“Einstein said: here’s this little particle, maybe there’s something we can’t see,” says Conway. “Perhaps it’s got a little clock ticking inside it. Let’s say the clock has a period of one hour and if, at the time you perform the experiment, the clock’s in the first 20 minutes then the particle goes to A, and if it’s in the last 40 minutes it goes to B. The particle can see the clock, but we can’t.”
Einstein's (so-called) attack on quantum theory
On 6 May 1935, the headline "EINSTEIN ATTACKS QUANTUM THEORY" appeared in the New York Times. “Einstein was furious,” says Conway. “He dashed off a letter to the paper that very day.” Einstein’s response made it clear that someone (most likely his colleague Boris Podolsky) had leaked their results early. And although he criticised the paper for publishing the article before the research had been through the peer review process – “It is my invariable practice to discuss scientific matters only in the appropriate forum and I deprecate advance publication of any announcement in regard to such matters in the secular press” – he did not dispute the original headline’s claim.
Werner Heisenberg in 1933 (photo: German Federal Archive)
The research in question is now known as the EPR Paradox, named after Einstein and two of his assistants, Boris Podolksy and Nathan Rosen. The result challenged one of the great discoveries of the 1920s, Werner Heisenberg’s uncertainty principle. Heisenberg discovered that there are certain pairs of physical properties that can’t be measured simultaneously: if you measure the position of a particle, you can’t simultaneously measure its momentum (and therefore speed) precisely, and vice versa.
But Einstein was appalled by the “cloudy fitfulness” this view of reality provided. Eventually he, working with Podolsky and Rosen, seemed to discover a loophole. “Imagine you have two particles,” says Conway. “You can measure their joint position reasonably well, and their momentum is zero.” Then whatever happens to this physical system the momentum of one particle will always be equal to the negative momentum of the other particle, as their joint momentum must always be zero. (This is due to conservation of momentum, one of the few classical principles to survive the transition to the quantum world.)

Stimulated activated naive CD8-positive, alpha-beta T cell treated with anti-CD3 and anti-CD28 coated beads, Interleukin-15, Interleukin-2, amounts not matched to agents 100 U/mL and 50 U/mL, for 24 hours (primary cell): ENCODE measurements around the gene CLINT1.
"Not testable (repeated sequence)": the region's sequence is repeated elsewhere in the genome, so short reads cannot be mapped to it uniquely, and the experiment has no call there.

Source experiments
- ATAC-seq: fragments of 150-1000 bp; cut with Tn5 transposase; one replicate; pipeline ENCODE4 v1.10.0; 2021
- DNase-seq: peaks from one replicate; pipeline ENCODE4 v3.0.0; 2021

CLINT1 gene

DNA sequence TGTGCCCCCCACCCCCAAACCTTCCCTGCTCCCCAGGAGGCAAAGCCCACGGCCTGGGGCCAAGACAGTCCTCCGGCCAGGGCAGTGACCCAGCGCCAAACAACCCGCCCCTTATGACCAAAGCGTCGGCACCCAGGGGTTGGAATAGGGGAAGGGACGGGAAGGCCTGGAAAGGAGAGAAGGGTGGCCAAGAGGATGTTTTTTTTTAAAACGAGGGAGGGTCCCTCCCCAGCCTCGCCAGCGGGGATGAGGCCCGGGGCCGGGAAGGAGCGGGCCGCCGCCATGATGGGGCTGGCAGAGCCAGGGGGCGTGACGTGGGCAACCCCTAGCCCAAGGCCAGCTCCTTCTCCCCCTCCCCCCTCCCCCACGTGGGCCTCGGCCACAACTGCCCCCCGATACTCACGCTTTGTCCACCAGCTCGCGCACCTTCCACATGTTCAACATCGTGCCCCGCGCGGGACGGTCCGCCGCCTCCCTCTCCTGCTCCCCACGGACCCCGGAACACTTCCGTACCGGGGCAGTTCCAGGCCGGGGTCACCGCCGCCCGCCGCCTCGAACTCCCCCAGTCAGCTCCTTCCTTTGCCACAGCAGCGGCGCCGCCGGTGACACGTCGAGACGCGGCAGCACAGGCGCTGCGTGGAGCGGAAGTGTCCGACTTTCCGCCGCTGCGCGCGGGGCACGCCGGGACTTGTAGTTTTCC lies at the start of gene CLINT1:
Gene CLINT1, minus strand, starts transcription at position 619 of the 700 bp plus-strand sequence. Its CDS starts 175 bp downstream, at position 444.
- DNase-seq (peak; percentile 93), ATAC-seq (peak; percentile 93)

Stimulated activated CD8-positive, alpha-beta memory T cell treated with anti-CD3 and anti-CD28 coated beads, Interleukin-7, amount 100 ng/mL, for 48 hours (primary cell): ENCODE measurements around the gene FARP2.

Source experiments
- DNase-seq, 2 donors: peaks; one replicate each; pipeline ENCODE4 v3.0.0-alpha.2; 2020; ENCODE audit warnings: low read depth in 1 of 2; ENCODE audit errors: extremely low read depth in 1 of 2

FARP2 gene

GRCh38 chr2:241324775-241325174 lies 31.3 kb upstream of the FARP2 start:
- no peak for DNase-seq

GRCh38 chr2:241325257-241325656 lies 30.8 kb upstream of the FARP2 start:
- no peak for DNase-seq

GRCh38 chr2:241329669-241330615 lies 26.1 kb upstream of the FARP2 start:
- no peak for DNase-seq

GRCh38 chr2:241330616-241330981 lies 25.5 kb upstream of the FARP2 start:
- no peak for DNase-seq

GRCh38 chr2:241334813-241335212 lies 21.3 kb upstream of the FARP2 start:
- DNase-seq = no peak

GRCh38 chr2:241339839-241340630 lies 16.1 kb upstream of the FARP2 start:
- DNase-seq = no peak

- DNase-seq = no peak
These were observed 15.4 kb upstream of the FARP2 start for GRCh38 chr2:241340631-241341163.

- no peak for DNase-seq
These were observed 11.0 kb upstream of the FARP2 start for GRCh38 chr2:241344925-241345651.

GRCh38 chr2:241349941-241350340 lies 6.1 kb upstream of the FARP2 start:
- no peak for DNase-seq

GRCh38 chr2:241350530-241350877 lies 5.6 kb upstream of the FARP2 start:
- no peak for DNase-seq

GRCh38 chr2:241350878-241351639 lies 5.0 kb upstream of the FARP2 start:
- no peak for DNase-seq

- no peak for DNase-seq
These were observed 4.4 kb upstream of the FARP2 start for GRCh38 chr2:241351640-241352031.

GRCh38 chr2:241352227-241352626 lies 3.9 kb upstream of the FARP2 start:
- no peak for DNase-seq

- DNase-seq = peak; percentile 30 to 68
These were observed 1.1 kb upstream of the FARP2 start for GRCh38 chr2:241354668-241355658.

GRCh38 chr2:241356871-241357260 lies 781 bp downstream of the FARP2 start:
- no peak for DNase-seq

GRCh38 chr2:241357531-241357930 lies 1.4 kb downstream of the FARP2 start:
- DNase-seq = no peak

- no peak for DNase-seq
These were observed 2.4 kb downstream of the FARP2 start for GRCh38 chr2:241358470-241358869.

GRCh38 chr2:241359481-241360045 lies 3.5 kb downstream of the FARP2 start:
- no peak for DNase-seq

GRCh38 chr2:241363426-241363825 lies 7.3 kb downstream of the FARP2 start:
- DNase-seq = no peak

But suppose you split the particles up, one particle travelling one mile west and the other travelling one mile east. “Then you can measure the position of the westward particle very accurately, and measure the momentum of the eastward particle very accurately,” says Conway. “And because they are negatives of each other, you can measure both the position and momentum of each particle as accurately as you like. This contradicts Heisenberg’s uncertainty principle.”
If instead you believe Heisenberg’s principle is true, then the only other option as far as Einstein was concerned, was that the two particles were instantaneously exchanging information. But this directly contradicts one of the fundamental principles of Special Relativity: that nothing, including signals or information, travels faster than the speed of light. Conway says: “They had discovered that quantum mechanics implied a result that appeared to contradict relativity theory, and everybody believed relativity theory,” says Conway.
The EPR Paradox at first appeared to challenge quantum physics and convinced Einstein that the theory was incomplete. But unlike Einstein, the majority of physicists had accepted the cloudiness of the quantum world and did not believe that the particles in the EPR Paradox had a definite value of position and momentum before they were measured; the probabilistic nature of quantum physics meant that these observations could have a range of values and this value was only fixed when the measurement was made. Over the following decades attempts to explain the EPR Paradox would make quantum theory richer and much, much, stranger. These new results would also make it possible to experimentally test the predictions of quantum theory – and rule out the possibilities of hidden variables, and a deterministic universe, once and for all.
About this article
Rachel Thomas, editor of Plus, interviewed John Conway in October 2011.
You can read their previous interview in the 2002 article Games, life and the Game of Life.